Reflective Journal Set B Name: Hon Kwan Yuen, Kelvin UID: 3035190969 1. Why do you think people make a big deal out of gender nonconformity? How do you think you would feel if you happen to also experience a nonconcordance between your mind and body? Gender nonconformity means that a person’s gender expression does not fit the social expectation or the gender norm regarding their assigned or biological sex. People react vigorously to gender nonconformity may be due to their perception of binary sex and gender and their negative feelings to people who do not fit in the gender norms.
Social norms are the unwritten rules of society, e.g. what is expected of us such as: holding doors open, wearing gender specific clothes. This means if you were expressing individuality you would be classed as abnormal. There are no universal set of rules because it changes with time, culture and religions , this means you would be classed as abnormal in some places and times. If you are gay or wear the opposites genders clothes then you would also be classed as abnormal, the problem about this would be, again different for other cultures because things are not the same across cultures, what is normal in one culture could differ in another as written by McLeod(2008).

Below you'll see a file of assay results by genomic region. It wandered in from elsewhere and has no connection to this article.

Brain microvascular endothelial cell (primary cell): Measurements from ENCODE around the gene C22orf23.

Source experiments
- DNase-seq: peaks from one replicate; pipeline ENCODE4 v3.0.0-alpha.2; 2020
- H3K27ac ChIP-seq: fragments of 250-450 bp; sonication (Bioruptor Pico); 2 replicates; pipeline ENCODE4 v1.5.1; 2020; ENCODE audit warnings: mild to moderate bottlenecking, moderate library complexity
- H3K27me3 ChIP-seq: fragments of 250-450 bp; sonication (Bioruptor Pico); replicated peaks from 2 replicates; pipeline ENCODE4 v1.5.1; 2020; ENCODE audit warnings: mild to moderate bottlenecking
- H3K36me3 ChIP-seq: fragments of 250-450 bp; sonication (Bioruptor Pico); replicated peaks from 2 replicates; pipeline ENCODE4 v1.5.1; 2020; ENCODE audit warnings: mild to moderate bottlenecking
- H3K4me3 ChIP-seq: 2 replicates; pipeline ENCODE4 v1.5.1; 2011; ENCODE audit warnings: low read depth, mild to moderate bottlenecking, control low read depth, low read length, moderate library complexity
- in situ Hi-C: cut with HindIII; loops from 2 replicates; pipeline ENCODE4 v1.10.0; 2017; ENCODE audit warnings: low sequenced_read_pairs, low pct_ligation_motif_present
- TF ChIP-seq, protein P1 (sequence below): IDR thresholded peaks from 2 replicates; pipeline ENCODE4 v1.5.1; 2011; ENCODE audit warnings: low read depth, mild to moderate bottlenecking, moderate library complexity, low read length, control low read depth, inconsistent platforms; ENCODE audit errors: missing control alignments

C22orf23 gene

As society has grown and has shaped from the beginning of time, the difference between gender, sex, and identity has not become such a well-known issue until recently. Most people do not realize the difference between gender and sex; Sex is biological while gender is based on the social role of the person. The biggest part that society has to realize is that everyone's gender identity, a person's perception of having a particular gender, which may or may not correspond with their birth sex, is personal and varies from person to person. The idea of girls being girls and boys being boys and never “switching” is an older way of thinking that does not work in the modern society we have today. Gender roles, the role or behavior learned by a person as appropriate to their gender, determined by the prevailing cultural norms, are starting to change; Women used to have to stay home and care for the home and children but women today are more powerful than ever and hold very important jobs while men have taken on more household responsibilities.
To understand the linkage between sexuality and gender, it is important to reimagine the relationship between sexuality and gender and the rapport they hold with self-identification. Not long ago, sexuality was tied to procreation - becoming the core of one’s identity. Gender had always been tied to biological sex. However, a crisis of gender identity emerged and blurred the gender and sexuality binaries that had become commonplace social facts. A fluidity was created that allowed individuals to not feel the pressure of fitting inside distinct identification categories.